“It’s very common for people outside of schools to point fingers and say, ‘You have a problem,’ or for leaders to demand teachers implement outside solutions without ever consulting them,” City said. “It’s much less common for people inside schools to name these problems themselves, engage in a process of understanding what’s contributing to the problem and explore their role in fixing it.”
Bringing others along
Learning to use a cycle of rapid and continuous improvement – plan, do, study and act – helps hedge against the possibility that initiatives will crash and burn in a way that embitters staff and erodes trust.
Data from initial small tests can help to shift teachers’ mindsets and bring them on board, which ultimately leads to better results for students.
Michelle Nedd is a 2021 graduate of the Campus Leadership Program from Arlington ISD. When Nedd and her team began working on their Problem of Practice, only 31 percent of Black and Hispanic students in grades 1-3 were reading on grade level. By the end, that percentage had nearly doubled to 58 percent.
“All of these small pieces started to come together, almost likes grapes on a vine. As other teachers saw the data growing in first grade, it was so much easier to say, ‘Let’s look at that for your grade level now,’” Nedd said. “When we had that motivation and excitement, we were able to bring people along on the journey.”
Often, leaders are itching to get right to solutions, glossing over the messy complexities that may be lurking beneath.
But getting to the root of thorny issues takes time and requires leaders to seek out the perspectives of key stakeholders. At a school, that means hearing from teachers and students.
“It’s easy to make decisions with a handful of people and just turn on a dime,” said Holly Mohler, a principal in Grand Prairie ISD. “Holdsworth made us slow down and reflect and bring everyone to the table, including our students. That was a key turning point for us. The little voices at the table had a lot to say.”
Teachers usually have a lot to say too, Lin said. And too often, they are not consulted.
“You have to involve the people who are closest to the problem,” Lin said. “Without their input on what’s working or not working, or what ideas they have to make school better, you are missing out on critical insights.”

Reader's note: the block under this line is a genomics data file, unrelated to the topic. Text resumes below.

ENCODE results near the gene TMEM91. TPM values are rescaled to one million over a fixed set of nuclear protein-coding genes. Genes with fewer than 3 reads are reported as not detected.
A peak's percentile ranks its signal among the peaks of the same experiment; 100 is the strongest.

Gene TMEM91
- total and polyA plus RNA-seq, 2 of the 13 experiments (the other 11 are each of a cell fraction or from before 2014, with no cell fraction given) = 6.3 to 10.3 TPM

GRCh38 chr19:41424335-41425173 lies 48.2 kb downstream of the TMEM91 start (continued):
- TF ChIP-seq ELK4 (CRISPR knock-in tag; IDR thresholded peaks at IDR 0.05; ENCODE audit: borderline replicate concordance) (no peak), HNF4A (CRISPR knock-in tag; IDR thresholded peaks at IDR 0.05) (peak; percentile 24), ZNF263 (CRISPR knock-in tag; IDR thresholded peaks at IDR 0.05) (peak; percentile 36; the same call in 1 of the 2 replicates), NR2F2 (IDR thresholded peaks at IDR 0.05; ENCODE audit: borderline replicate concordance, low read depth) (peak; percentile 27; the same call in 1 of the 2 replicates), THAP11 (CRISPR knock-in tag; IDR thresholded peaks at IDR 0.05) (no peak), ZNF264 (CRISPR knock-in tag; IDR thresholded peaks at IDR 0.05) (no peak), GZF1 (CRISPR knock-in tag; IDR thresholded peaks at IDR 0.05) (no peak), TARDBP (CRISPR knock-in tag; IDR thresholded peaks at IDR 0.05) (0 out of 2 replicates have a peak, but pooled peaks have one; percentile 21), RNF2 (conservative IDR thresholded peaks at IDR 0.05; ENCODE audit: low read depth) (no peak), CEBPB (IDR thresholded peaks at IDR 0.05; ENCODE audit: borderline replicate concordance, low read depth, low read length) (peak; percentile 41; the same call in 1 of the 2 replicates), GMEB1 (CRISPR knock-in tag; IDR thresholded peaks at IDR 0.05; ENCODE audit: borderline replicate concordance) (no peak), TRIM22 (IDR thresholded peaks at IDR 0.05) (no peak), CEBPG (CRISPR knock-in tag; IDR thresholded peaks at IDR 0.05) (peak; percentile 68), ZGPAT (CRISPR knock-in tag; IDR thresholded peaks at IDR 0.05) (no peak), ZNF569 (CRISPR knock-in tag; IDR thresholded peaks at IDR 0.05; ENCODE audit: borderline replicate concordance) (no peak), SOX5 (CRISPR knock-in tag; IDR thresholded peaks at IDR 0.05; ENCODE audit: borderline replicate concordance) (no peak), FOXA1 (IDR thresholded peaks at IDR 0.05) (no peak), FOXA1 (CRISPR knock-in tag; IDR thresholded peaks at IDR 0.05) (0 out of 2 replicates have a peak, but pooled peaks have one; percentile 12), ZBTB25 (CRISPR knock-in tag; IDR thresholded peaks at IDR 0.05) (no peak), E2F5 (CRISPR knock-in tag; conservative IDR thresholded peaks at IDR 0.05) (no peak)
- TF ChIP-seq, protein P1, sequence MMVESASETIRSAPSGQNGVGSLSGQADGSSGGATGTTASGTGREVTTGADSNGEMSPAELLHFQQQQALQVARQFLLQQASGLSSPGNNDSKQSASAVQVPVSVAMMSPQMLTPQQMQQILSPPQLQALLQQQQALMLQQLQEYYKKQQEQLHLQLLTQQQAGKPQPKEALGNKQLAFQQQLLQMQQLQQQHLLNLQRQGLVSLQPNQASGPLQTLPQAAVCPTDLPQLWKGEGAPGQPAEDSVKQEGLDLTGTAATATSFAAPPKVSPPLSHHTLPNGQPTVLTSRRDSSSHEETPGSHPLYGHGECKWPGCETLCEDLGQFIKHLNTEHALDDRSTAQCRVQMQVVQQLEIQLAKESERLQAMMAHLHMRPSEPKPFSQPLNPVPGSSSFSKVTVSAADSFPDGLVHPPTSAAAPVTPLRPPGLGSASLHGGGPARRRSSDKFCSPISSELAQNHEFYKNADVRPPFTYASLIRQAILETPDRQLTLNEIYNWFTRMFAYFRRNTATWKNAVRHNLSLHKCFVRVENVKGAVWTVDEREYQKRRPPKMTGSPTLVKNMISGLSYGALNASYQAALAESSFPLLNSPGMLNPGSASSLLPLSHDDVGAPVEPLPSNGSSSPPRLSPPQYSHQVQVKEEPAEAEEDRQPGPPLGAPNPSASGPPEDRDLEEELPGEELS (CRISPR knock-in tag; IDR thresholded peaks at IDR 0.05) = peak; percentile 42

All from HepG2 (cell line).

Real results come from working through the mess, not around it.
In many cases, teachers must not only be included in the conversation; they must be invited into the work. After all, they will wind up implementing whatever solutions float to the top.
“Although the process is messy and it’s difficult, it’s absolutely necessary,” Mohler said. “You can’t make it efficient at the expense of making it effective. Real results come from working through the mess, not around it.”
Learning by doing
Working on a real-life, important issue through the Problem of Practice also gives leaders the opportunity to put all the different skills they’re learning throughout Campus Leadership Program into use, including personal reflection, reconnecting to purpose, listening, collaborating, communicating effectively, building dynamic teams, empowering and growing others, and leading change.
Learning sessions can be powerful, but 70 percent of a leader’s development happens through job-embedded experiences.
“You have to build in time to practice those different ways of thinking, behaving and operating,” said Lin.
At the end of two years, most teams will reach the goal they’ve set for themselves – or come close. Even with the challenge of a global pandemic, this year’s graduating class of 31 campuses saw 25 either reach their goal or make substantial progress toward it.
Whether or not they hit their goal, the hope is that all graduates will walk away with the tools and confidence to strengthen student learning and outcomes whenever the opportunity arises.
“The whole system is like gears in a watch, with all the pieces working together,” said Arlington ISD’s Nedd. “It doesn’t matter what it is you’re trying to change, if you work through it over time and don’t give up, it’s going to work for you.”